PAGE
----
Studies from a number of countries coinfected with both of the nosema cousins suggest that N. apis will continue to be the historical problem during winter and spring, with typical fall and spring spikes, whereas ceranae will be more prevalent in warmer climes, present throughout much of the year, spiking in late spring (perhaps tracking pollen flows), and then again sporadically in fall through winter.
Take home: if Nosema apis was a problem in your area prior to the invasion of N. ceranae, it may still contribute to colony health issues during the fall and spring!
It would sure be easier if there were a simple sampling protocol that everyone could follow, and if there were clear treatment (or worry) thresholds based upon nosema spore counts, as there are for varroa (Fig. 4), but alas, I’m sorry to say that there aren’t.
Unlike sampling for varroa, which are easily seen with the naked eye, sampling for nosema requires either a microscope or laboratory apparatus that can perform PCR. However, a number of researchers (Meana 2010, Bourgeouis 2010, Traver 2010) have demonstrated that spore counts alone do not give an accurate picture of the actual degree of infection. Unfortunately, as far as assessment methods available to Joe Beekeeper, spore counts will have to suffice as a surrogate measure of the actual degree of infection (Fig 5).
That said, let’s return to sampling for a bit. If you want to find spores, then sample older bees, such as foragers at the entrance (Meana 2010)—spore counts will typically be about 10 times higher in older bees, since it takes a while for the infection to build up in a bee (Smart 2011). He found that in infected colonies with a background spore count of 0.5-1M in bees from under the inner cover, almost no bees younger than 12 days old contained spores (at least detectable by microscopy).
This is not at all surprising, since El-Shemy (1989) found the same to be true for N. apis—spore counts were an order of magnitude higher in bees from the entrance. Indeed, he suggested that it was best to sample exiting bees at the entrance, since returning bees have likely defecated. The magnitude of the spore counts from an infected colony generally increases in samples (in order from lowest to highest), of bees from the broodnest, outer areas of the cluster, entrance bees, exiting foragers, returning foragers.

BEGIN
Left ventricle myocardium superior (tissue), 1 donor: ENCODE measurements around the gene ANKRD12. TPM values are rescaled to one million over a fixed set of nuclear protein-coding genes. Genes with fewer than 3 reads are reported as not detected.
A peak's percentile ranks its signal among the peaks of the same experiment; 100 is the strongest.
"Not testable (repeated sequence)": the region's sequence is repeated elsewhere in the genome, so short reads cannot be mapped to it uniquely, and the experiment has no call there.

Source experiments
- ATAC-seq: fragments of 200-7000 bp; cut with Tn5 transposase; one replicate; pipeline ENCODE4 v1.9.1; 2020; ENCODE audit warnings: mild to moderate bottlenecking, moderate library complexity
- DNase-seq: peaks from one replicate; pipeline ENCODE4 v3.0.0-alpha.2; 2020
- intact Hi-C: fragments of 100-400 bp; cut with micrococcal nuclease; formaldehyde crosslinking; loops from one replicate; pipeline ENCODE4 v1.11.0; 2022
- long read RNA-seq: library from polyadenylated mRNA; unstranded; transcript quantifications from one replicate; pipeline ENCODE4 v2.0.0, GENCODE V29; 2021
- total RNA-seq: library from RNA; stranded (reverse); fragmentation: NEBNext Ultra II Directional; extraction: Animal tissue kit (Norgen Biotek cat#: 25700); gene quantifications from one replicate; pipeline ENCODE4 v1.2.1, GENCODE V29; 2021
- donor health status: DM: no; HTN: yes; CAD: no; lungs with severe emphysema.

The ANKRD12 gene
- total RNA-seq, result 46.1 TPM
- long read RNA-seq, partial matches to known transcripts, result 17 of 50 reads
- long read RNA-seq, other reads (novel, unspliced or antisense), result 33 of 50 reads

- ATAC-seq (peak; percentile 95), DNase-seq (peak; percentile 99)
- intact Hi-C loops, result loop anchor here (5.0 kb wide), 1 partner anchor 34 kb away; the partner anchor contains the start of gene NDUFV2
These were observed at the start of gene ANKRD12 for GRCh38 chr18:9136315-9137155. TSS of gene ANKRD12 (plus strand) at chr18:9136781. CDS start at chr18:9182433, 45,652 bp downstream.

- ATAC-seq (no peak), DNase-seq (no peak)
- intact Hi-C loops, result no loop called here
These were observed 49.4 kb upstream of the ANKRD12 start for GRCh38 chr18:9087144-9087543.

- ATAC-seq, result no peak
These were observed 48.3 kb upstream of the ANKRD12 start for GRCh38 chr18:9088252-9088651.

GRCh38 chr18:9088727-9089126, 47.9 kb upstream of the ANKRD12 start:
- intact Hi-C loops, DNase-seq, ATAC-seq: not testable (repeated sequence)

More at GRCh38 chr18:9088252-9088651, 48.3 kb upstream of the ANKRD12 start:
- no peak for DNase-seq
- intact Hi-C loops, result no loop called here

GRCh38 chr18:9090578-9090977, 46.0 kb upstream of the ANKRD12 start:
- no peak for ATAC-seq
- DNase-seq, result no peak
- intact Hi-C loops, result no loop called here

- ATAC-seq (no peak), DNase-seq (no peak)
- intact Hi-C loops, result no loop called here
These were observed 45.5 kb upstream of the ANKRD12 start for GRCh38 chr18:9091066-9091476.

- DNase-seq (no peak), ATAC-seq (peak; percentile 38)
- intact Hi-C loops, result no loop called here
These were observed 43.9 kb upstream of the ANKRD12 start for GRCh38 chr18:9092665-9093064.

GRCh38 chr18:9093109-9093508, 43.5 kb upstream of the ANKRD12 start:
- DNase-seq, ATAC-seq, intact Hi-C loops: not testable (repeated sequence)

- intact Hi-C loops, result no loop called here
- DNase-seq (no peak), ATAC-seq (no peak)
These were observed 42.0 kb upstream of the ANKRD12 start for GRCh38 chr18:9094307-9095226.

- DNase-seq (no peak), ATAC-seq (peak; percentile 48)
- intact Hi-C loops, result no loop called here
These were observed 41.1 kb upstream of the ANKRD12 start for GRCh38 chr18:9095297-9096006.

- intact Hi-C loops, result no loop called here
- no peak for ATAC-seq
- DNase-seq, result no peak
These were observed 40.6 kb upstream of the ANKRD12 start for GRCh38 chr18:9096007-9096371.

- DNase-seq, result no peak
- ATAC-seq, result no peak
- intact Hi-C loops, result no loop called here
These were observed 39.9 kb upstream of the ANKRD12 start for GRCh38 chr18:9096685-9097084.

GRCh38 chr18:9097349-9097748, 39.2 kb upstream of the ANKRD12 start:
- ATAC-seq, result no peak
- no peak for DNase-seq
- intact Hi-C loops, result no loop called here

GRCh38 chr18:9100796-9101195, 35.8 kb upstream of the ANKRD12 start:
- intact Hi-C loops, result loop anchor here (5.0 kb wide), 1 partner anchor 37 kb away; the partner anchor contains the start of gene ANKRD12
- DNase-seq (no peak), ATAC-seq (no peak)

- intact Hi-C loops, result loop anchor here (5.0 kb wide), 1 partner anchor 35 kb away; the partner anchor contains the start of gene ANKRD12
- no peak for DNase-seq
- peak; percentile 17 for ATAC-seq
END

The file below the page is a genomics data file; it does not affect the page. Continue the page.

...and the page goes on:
Both El-Shemy and Higes (2008) found that the best indicator of degree of infection was to squash bees from an entrance sample one at a time in order to determine the percentage of bees infected. My own sampling of sick colonies supports this recommendation. But in reality, few of us have time to squash dozens of bees one at a time for each sample—so I won’t even suggest that you go there!
The next best method may be to do a spore count for a pooled sample of 50 bees from the entrance (but don’t forget that even one or two highly-infected bees can greatly skew the count). In practice, however, it is often danged difficult and time consuming to collect 50 entrance bees, even if you use a special vacuum (Oliver 2008b), especially in cool weather or from sick colonies with few foragers.
For this reason, many researchers simply take standardized samples of bees from under the cover, or from an outside comb. There is support for this, as Gajda (2009) found that although spore counts were much higher in entrance bees, the relative proportion of infected bees was similar in samples taken from an outside comb.
Practical application: If you want to find out whether N. ceranae is present to any significant extent in your operation, sample bees from the entrance. If you want to know if the infection is serious, sample house bees from under the cover.
If you are curious as to whether you have gotten old or young bees in your sample, here is an easy general observation that I’ve made: since only nurse bees normally eat pollen, they are the only ones that will have it in their guts (duh). But my point is, that this is really easy to use that pollen as an indicator of bee age if you use the ziplock bag method for processing samples (see my previous article, and Fig. 6).
Oh, that it were only so simple as dealing with only one nosema, but the previously cited studies suggest that many of us actually may still have N. apis popping up in fall and early spring. To make things even harder, spore counts of N. apis, on a per bee, or per pooled sample basis, are generally only a fraction (about 1/10th, as best I can tell from previous studies) of what we see with N. ceranae. But it also appears that an infection by N. apis at that low level can be as serious as an infection by N. ceranae at a much higher spore count!
Important note: Martín-Hernández (2011) easily found N. ceranae in samples of either foragers or house bees, whereas she only found N. apis in foragers and drones. So if N. apis is your concern, then you should take entrance samples! N. apis infection may be serious at a much lower spore level!
The other consideration is that you must put any spore count into the context of time of year, the climate that your bees are in, the nutritional status of the colonies, and especially the load of other pathogens. I will discuss these points in the next article.